Working with Kettlebells

Published on by David A. Kennedy

Kettlebells appeal to me because of their simplicity and scalability.

They take up little space and you can do easy or grueling workouts with them. They limit you to functional movements that mimic ones you’d do in life. More importantly for me, I’ve stuck with kettlebells for more than a year and my health and fitness has improved.

I first started using kettlebells in 2018 after purchasing Simple and Sinister, a workout program in book form by Pavel Tsatsouline. I began with kettlebell swings, pairing 30 swings with five minutes of rowing. After building up those numbers, albeit inconsistently, I started to get more serious last year. I attended a kettlebell training class to help hone my movements. I carved out a small workout space in my garage and hung up a pull-up bar. Then I bought more kettlebells, bringing my total up to five. For the past year, I’ve kept an extensive workout log. That log has held me accountable, building up weeks of consistent workouts. I’ve missed only for illness or travel.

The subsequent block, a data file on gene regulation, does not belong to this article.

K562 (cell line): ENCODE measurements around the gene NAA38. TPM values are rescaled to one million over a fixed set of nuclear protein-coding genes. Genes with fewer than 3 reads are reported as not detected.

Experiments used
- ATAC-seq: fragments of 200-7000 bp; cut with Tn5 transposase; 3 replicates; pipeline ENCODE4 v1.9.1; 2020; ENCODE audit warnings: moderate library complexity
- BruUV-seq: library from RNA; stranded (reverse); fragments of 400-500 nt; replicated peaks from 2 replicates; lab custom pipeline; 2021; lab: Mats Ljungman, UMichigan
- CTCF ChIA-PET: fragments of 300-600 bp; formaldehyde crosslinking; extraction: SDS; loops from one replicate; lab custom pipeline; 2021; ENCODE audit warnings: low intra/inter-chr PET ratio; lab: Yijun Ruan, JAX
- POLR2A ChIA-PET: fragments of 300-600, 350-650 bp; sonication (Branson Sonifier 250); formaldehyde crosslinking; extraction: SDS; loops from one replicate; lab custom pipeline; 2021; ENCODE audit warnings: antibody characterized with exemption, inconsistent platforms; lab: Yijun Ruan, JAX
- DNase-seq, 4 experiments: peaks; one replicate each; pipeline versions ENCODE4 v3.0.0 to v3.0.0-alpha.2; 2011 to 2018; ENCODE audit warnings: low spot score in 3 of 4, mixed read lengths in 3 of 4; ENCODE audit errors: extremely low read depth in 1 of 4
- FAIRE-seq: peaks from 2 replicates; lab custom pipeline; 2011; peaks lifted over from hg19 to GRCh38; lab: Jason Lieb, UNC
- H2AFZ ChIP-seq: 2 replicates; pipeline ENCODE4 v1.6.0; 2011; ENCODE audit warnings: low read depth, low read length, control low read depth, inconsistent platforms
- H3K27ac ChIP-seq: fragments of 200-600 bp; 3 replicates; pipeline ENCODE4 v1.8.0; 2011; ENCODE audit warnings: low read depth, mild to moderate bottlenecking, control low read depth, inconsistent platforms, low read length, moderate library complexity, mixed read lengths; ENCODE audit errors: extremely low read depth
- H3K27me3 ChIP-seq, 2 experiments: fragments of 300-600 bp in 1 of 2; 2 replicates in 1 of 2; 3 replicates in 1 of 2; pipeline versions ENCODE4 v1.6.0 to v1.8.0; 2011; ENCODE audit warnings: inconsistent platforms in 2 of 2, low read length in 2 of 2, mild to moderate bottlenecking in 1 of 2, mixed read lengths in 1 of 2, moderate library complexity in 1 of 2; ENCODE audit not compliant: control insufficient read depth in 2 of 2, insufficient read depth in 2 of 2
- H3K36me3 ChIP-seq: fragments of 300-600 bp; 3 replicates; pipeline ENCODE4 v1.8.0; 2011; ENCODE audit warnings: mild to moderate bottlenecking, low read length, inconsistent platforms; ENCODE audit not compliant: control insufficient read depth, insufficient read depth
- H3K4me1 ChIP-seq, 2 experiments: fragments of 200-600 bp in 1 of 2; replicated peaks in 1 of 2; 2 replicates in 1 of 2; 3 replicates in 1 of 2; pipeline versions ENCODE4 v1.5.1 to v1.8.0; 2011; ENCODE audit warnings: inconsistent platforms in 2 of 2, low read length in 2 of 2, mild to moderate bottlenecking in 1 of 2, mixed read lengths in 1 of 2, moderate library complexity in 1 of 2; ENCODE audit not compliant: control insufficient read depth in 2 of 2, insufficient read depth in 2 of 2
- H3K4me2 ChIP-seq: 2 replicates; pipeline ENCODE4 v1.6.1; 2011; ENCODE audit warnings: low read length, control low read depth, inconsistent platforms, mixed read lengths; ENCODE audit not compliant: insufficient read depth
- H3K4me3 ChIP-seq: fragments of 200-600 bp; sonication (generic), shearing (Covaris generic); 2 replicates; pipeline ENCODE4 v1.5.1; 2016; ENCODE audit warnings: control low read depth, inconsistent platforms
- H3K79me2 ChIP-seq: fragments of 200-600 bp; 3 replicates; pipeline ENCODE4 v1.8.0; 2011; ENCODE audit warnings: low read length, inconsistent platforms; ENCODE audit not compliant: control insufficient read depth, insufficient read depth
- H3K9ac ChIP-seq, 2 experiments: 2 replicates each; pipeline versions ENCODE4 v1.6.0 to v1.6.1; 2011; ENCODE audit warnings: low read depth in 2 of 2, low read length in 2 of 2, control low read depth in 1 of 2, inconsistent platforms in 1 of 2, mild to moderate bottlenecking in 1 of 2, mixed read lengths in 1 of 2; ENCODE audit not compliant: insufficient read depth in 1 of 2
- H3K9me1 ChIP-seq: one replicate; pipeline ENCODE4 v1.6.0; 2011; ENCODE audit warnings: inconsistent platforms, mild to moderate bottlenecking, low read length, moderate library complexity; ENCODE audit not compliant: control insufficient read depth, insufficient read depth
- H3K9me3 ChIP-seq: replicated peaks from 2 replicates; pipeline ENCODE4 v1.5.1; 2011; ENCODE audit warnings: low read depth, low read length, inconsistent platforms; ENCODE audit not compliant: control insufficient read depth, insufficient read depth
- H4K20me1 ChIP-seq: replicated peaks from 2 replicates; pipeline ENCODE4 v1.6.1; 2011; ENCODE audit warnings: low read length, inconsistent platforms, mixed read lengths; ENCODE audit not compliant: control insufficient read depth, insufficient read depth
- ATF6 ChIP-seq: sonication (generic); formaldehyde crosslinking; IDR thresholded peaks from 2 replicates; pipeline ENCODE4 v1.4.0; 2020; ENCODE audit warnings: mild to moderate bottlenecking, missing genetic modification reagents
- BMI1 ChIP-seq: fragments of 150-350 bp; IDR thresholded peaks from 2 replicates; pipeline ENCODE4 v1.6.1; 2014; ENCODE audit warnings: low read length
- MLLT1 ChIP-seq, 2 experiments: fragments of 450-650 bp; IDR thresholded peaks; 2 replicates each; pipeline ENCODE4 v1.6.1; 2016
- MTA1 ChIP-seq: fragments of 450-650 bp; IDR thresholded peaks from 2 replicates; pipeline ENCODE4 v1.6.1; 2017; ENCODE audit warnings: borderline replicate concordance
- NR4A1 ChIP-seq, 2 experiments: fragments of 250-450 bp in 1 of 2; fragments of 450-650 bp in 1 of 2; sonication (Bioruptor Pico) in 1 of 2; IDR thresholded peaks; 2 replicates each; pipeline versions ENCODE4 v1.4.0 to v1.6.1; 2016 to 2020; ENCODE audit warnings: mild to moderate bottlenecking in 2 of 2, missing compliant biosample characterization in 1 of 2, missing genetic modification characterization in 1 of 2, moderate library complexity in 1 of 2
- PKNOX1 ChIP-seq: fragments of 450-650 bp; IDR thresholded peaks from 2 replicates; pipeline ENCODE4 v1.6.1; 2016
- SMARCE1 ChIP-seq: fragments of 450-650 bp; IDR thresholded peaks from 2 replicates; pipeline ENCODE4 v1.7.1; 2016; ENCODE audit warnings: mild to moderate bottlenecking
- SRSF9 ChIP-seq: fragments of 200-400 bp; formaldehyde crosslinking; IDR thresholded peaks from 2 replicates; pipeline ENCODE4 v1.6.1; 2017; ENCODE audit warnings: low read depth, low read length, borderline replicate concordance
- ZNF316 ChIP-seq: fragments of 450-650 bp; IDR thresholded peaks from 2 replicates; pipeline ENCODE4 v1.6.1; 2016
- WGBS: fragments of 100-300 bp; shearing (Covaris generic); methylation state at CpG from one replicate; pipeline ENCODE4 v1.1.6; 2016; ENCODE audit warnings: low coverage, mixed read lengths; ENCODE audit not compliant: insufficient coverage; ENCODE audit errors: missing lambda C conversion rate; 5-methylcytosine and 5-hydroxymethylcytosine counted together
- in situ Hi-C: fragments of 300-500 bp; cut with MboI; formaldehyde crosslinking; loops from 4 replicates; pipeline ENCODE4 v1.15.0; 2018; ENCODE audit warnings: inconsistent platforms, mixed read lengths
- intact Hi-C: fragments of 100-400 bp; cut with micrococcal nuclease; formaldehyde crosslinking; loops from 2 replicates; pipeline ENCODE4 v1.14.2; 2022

I’ve stuck with kettlebells for a few reasons:

  • They’re flexible: You can do many kinds of exercises and workouts with them. I haven’t got bored yet.
  • They scale: I’ve done workouts as long as an hour and as short as 10 minutes. Easy and hard. Pairing them with rowing has meant I’ve found a low-impact replacement for running.
  • They’re inexpensive: For a few hundred dollars, I can replicate a minimalist gym setup and add to it as ready.

My favorite workouts, beside Simple and Sinister, include pairing kettlebell swings with pushups and Dan John’s Armor Building Complex. These have helped me keep workouts effective and simple. I’ve learned that it’s better to do a short workout each day than nothing at all. You have to “grease the groove” as Pavel says.

I hope to keep at it with kettlebells so I can maintain solid fitness well past middle age.

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